What makes the LAPIS WAY so different from the other fund managers? First let us look at it from an historic point and then explain our raison d’être. Anthony Hilton, a respected City Commentator for the Evening Standard newspaper published daily in London in his recent article put it succinctly;

“Pension consultants have been saying for many years that investment managers add little to no value to funds under management in mature well regulated markets at a high cost. This was proved 10 years ago whether the asset manager was a generalist or a specialist. The main difference being that the specialist charged more for their underperformance in view of their skills. A recent report reconfirmed this same message that the pension funds failed to beat the market and remain costly. No one can beat themselves in a race and it also arithmetically impossible for all fund managers to beat the market because they represent the market.”

This applies as much to the pension funds as it does to portfolios being managed for individuals.

As will be ascertained from the above statement, fund managers rely on the same information data such as Daily Market updates, Strategy overviews, Overweight/Underweight positions and recommendations/conclusions from an army of researchers to determine their portfolio positions. Therefore it should come as no surprise that as a result, underperformance is replicated universally as their assumptions are based on the same information inputs.

At Lapis we like to lead from the front and remain ahead of the competition in providing superior returns at minimum cost for our clients who are after all entrusting their money to us to maximize their wealth. In establishing the LAPIS CORE portfolio concept, we feel we are ahead of our time. We were naturally concerned that, having experienced a number of ‘market-quakes’ over the past 40 years, many of our competitors would have seen the opportunity and jumped at implementing the same investment strategies. We need not have worried as old habits die hard and they remain firmly entrenched in best of class, opportunistic, active management top down, bottom up approach at all levels. Thus underperformance of benchmarks will continue while costs increase yearly for most of the fund managers.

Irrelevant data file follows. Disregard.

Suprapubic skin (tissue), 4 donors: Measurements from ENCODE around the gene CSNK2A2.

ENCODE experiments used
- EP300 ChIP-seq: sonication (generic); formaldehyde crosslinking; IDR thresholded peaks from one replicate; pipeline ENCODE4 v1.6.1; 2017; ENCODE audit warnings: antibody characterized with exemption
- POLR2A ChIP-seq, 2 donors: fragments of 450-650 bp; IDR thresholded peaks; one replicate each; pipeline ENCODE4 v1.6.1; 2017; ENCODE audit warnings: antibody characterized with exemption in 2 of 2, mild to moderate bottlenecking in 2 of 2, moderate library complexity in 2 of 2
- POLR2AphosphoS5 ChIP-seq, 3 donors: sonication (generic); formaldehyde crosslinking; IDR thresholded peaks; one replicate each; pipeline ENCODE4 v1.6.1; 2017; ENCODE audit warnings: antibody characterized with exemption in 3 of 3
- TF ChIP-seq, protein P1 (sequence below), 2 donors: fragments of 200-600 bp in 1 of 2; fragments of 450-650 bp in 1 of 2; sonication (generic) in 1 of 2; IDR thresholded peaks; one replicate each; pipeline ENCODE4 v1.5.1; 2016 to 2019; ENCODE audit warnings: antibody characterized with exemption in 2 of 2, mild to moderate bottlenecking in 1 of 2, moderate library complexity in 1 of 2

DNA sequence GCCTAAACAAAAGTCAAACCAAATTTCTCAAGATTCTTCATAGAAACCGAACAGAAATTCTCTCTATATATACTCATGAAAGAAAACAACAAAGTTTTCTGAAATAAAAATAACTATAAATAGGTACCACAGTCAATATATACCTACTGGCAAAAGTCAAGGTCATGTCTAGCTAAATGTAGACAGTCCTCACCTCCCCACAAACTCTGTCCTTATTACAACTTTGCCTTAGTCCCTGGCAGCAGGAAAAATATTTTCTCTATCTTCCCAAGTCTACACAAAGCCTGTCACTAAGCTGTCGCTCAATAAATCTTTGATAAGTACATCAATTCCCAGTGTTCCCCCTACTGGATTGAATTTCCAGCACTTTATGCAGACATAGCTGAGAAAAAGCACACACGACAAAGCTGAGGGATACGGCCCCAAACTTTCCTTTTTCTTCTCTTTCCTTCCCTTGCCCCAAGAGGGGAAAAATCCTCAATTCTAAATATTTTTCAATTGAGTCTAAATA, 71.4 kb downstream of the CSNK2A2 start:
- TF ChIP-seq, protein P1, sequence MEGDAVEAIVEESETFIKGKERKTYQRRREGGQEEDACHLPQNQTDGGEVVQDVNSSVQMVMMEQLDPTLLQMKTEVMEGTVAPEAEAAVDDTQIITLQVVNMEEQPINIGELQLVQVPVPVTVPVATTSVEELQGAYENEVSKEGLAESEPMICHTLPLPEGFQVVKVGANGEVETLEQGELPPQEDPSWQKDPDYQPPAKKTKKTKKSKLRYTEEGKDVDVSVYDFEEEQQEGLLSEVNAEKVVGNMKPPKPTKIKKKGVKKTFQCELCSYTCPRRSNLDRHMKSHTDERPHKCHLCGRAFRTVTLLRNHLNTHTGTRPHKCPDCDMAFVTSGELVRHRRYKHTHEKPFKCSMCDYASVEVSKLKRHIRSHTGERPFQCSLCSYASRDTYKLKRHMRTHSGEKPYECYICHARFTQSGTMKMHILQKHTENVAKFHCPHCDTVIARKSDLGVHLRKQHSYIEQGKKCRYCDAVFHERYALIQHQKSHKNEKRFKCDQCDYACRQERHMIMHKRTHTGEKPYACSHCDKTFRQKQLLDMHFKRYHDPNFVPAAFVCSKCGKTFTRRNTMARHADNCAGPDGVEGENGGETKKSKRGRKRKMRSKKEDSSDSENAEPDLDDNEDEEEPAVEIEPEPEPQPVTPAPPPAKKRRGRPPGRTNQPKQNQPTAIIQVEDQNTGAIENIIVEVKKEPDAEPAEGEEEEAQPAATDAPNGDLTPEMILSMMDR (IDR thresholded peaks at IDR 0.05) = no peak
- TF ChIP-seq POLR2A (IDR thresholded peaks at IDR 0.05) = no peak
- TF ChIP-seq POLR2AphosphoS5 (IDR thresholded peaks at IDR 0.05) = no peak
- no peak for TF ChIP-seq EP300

So who bucks this trend?

Step forward – Lapis’ Asset Management remains unique and exclusive.

Thus ‘herd instinct’ or the Traditional Method remains alive and well. However, a note of caution must be given here as it can be dangerous as we shall see later that pressure to outperform, threat of losing a mandates has its consequences. Once again let us quote Anthony Hilton from his recent article:

“History has shown that those fund managers off the pace and who are likely to lose the mandate if they fail to improve take bigger and bigger risks in the hope of getting back into the game. Should they succeed much of the gain is eaten up by higher fees for performance rather than benefit the fund. The term for this is asymmetric risk – heads the managers take the winnings and tails the client picks up the losses”.

Repositioning of portfolios as future global trends are anticipated, market patterns observed with the use of the ‘Best of Brain’ breed, analysts etc inevitably means costs including transactions costs. These costs must be paid for and are always absorbed by the client. And transaction costs impact on performance. Success of a fund manager remains the preserve of either the very inspired or guru. Despite this, clients are made to feel that their interests are well looked after as detailed explanation of the complex information flow from the mass media is received by the banks and then analyzes for their ultimate benefit. Let us not forget the fund managers represent the market.

Again quoting Anthony Hilton;